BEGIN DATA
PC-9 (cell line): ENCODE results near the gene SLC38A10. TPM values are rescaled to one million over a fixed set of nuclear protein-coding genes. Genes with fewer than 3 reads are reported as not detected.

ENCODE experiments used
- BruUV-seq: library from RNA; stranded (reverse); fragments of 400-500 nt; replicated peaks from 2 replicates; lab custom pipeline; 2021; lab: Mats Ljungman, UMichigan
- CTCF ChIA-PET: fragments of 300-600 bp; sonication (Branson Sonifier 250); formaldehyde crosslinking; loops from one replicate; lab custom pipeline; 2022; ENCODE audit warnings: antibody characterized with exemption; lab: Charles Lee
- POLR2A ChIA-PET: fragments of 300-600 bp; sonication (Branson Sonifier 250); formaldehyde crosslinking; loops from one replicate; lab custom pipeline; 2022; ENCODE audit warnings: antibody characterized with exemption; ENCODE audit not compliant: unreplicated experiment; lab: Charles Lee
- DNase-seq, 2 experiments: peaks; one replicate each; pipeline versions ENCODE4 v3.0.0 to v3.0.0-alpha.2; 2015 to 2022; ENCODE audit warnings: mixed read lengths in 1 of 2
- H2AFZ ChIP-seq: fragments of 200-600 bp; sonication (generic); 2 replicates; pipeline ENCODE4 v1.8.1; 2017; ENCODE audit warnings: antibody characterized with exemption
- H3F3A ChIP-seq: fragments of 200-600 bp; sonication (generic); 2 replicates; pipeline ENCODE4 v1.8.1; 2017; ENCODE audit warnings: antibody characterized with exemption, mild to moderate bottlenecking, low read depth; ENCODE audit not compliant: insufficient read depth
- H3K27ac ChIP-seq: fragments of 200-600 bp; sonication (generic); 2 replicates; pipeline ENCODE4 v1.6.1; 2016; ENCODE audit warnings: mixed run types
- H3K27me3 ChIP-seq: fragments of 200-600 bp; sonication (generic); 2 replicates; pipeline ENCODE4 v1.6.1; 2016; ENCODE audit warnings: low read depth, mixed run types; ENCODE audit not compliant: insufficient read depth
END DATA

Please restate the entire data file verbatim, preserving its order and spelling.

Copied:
PC-9 (cell line): ENCODE results near the gene SLC38A10. TPM values are rescaled to one million over a fixed set of nuclear protein-coding genes. Genes with fewer than 3 reads are reported as not detected.

ENCODE experiments used
- BruUV-seq: library from RNA; stranded (reverse); fragments of 400-500 nt; replicated peaks from 2 replicates; lab custom pipeline; 2021; lab: Mats Ljungman, UMichigan
- CTCF ChIA-PET: fragments of 300-600 bp; sonication (Branson Sonifier 250); formaldehyde crosslinking; loops from one replicate; lab custom pipeline; 2022; ENCODE audit warnings: antibody characterized with exemption; lab: Charles Lee
- POLR2A ChIA-PET: fragments of 300-600 bp; sonication (Branson Sonifier 250); formaldehyde crosslinking; loops from one replicate; lab custom pipeline; 2022; ENCODE audit warnings: antibody characterized with exemption; ENCODE audit not compliant: unreplicated experiment; lab: Charles Lee
- DNase-seq, 2 experiments: peaks; one replicate each; pipeline versions ENCODE4 v3.0.0 to v3.0.0-alpha.2; 2015 to 2022; ENCODE audit warnings: mixed read lengths in 1 of 2
- H2AFZ ChIP-seq: fragments of 200-600 bp; sonication (generic); 2 replicates; pipeline ENCODE4 v1.8.1; 2017; ENCODE audit warnings: antibody characterized with exemption
- H3F3A ChIP-seq: fragments of 200-600 bp; sonication (generic); 2 replicates; pipeline ENCODE4 v1.8.1; 2017; ENCODE audit warnings: antibody characterized with exemption, mild to moderate bottlenecking, low read depth; ENCODE audit not compliant: insufficient read depth
- H3K27ac ChIP-seq: fragments of 200-600 bp; sonication (generic); 2 replicates; pipeline ENCODE4 v1.6.1; 2016; ENCODE audit warnings: mixed run types
- H3K27me3 ChIP-seq: fragments of 200-600 bp; sonication (generic); 2 replicates; pipeline ENCODE4 v1.6.1; 2016; ENCODE audit warnings: low read depth, mixed run types; ENCODE audit not compliant: insufficient read depth